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Google and Twitter at War | www.friendzconnect.com

Google and Twitter at War

Google’s decision to roll out its “Search Plus Your World” on Tuesday, was met with outspoken disappointment from Twitter. The search engine giant, in an attempt to put Google Plus in the face of continued competition with Facebook, as reported by BBC, has made three essential changes to the way its search now works.

The changes reported, according to Google, were brought about to make users’ results more personalized. Google now lists a user’s personal results, along with Google+ profiles closely related to pages searched for, and people’s profiles, as well as Google+ pages related to the searched topic. In any case, following the Google+ pages that turn up in the search results is only a few clicks away.

Twitter explained in an official statement that Google’s changes would make information much harder to find, and would be bad for people, publishers and Twitter users. “Twitter has emerged as a vital source of this real-time information, with more than 100 million users sending 250 million tweets every day on virtually every topic. As we’ve seen time and time again, news breaks first on Twitter; as a result, Twitter accounts and tweets are often the most relevant results,” the statement said.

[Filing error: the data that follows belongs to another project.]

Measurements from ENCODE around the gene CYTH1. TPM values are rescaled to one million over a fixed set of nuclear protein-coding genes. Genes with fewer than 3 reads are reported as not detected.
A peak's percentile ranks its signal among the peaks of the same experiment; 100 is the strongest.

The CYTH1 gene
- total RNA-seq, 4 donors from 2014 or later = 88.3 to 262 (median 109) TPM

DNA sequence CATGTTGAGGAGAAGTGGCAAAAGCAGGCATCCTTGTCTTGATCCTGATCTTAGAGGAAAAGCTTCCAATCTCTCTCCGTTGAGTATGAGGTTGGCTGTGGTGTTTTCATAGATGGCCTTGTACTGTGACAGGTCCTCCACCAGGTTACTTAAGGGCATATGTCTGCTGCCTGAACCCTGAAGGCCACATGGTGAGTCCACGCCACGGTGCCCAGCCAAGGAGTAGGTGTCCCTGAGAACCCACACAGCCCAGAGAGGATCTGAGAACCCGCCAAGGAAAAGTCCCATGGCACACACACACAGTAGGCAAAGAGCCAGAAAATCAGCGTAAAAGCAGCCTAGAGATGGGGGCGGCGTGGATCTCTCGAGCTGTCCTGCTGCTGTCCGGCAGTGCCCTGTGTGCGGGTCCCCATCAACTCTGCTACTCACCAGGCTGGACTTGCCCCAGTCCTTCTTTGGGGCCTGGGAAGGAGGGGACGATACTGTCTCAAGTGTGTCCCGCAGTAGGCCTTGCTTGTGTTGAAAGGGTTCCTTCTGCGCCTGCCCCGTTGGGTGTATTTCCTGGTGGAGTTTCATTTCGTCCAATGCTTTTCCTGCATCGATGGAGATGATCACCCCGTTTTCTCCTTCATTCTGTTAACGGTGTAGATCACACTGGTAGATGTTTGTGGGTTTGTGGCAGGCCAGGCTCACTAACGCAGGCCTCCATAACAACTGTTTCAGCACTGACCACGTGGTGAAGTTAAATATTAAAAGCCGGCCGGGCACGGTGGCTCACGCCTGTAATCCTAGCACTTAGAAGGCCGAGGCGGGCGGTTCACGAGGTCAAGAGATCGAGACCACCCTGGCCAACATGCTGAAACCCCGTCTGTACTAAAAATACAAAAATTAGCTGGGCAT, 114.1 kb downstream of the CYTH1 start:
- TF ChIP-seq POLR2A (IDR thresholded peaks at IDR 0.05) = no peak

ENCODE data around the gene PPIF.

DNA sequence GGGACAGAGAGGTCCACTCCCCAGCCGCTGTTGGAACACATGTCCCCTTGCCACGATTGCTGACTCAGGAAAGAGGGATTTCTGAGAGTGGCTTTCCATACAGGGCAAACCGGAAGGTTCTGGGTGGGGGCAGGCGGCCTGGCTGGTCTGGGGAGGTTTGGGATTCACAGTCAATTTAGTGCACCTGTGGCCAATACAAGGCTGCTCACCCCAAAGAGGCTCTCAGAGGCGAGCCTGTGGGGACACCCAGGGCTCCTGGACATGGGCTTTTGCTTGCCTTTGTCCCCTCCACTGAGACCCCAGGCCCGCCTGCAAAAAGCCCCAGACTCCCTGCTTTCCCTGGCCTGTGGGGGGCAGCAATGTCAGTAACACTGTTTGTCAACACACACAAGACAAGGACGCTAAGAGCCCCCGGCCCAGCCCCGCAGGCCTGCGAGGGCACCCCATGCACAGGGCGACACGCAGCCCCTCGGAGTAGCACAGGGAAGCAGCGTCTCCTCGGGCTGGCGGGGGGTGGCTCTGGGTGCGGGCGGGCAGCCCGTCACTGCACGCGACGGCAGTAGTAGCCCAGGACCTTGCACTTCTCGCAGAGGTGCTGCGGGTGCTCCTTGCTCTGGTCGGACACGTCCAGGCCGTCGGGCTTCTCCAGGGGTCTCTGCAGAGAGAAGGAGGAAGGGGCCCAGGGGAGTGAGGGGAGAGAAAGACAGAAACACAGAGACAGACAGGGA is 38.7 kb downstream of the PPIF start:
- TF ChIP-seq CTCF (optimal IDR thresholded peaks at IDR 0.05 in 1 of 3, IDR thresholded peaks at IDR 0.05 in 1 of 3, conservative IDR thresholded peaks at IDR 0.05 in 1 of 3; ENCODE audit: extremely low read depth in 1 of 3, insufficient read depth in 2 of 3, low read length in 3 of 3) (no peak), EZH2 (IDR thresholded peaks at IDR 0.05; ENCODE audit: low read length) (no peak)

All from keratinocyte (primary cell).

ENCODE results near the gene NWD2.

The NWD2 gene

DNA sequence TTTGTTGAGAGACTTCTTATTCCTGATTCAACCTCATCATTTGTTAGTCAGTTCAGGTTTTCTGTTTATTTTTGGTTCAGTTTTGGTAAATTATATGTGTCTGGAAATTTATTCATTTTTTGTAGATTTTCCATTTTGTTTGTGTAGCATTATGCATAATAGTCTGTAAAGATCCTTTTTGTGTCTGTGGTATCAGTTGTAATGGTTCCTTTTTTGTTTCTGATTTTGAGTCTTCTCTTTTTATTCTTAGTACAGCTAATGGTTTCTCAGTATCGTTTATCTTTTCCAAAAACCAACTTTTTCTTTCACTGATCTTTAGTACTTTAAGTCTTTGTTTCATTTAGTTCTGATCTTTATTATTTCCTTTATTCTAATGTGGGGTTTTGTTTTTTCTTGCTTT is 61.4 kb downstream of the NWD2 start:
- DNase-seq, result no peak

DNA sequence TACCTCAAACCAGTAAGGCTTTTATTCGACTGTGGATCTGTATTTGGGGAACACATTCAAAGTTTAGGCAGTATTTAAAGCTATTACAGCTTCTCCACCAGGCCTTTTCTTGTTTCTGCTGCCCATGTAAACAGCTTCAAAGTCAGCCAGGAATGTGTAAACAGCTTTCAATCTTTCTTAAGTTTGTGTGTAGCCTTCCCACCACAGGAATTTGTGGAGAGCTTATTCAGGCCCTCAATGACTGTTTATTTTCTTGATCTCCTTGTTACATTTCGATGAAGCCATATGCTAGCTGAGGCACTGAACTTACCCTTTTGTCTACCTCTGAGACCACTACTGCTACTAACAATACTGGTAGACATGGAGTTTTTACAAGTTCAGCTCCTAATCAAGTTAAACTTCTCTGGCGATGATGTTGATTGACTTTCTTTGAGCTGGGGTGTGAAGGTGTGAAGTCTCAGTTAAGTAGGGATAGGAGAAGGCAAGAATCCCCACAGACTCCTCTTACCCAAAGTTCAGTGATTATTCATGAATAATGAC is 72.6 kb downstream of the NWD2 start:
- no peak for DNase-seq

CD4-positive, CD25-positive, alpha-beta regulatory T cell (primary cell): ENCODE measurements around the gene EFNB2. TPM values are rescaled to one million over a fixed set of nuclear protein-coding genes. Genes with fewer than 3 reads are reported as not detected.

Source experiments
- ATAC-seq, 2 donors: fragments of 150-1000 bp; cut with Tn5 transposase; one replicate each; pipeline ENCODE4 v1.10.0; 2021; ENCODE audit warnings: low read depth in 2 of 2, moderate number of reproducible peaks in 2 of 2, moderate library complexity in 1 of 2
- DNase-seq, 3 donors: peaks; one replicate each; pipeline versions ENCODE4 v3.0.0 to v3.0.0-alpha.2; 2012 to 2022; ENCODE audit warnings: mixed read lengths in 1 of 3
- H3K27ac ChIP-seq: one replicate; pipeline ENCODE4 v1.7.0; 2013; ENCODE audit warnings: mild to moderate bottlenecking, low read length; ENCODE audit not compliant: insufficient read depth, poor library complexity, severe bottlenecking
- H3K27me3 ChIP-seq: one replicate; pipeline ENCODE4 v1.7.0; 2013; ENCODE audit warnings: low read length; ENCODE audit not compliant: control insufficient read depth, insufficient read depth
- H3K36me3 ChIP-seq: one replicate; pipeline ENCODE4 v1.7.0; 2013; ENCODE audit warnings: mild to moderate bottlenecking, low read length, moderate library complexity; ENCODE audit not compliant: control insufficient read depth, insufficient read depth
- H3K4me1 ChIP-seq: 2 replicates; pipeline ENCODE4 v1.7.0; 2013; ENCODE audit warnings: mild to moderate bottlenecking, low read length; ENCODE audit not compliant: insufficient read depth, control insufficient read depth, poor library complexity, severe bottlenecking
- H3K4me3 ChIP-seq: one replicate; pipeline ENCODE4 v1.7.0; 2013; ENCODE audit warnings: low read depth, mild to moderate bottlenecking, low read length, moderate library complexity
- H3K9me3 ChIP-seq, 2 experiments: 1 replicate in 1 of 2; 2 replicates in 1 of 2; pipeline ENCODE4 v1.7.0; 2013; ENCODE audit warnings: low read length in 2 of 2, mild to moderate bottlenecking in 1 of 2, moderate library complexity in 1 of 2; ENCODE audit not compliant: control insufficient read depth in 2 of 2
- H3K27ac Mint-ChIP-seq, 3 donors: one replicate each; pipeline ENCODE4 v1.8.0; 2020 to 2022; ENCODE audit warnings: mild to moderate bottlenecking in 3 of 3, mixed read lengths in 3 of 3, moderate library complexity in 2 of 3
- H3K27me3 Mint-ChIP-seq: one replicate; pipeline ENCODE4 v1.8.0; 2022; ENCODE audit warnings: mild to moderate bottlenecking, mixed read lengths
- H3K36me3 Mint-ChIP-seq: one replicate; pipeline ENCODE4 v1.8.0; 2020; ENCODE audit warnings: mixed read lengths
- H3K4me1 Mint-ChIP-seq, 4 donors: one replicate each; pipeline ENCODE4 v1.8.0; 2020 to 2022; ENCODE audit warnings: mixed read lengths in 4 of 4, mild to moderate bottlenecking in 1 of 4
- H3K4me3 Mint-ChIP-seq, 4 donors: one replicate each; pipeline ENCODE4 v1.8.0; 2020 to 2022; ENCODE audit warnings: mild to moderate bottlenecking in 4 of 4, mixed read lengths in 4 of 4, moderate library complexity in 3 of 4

A report from CNET disagreed, stating that it was “a bit of a stretch to say Google’s new function could make Twitter information harder to find, since it’s every bit as accessible as before.”

Google said it was surprised by the microblogging site’s comments since it had not renewed the agreement they had (which expired last year in July). “… since then we have observed their rel=nofollow instructions,” it said in a statement. The agreement, which was signed in 2009, allowed Google to publish live feeds on its real-time search.

In the meanwhile, Google would conceivably face antitrust issues said MG Seigler, a columnist at TechCrunch. Google, however, said that it wanted to help users find the most relevant information no matter which site it was on, but for this it would need other sites’ “close cooperation” and participation since it doesn’t have access to “crawl the content on some sites [i.e., Twitter and Facebook]”.



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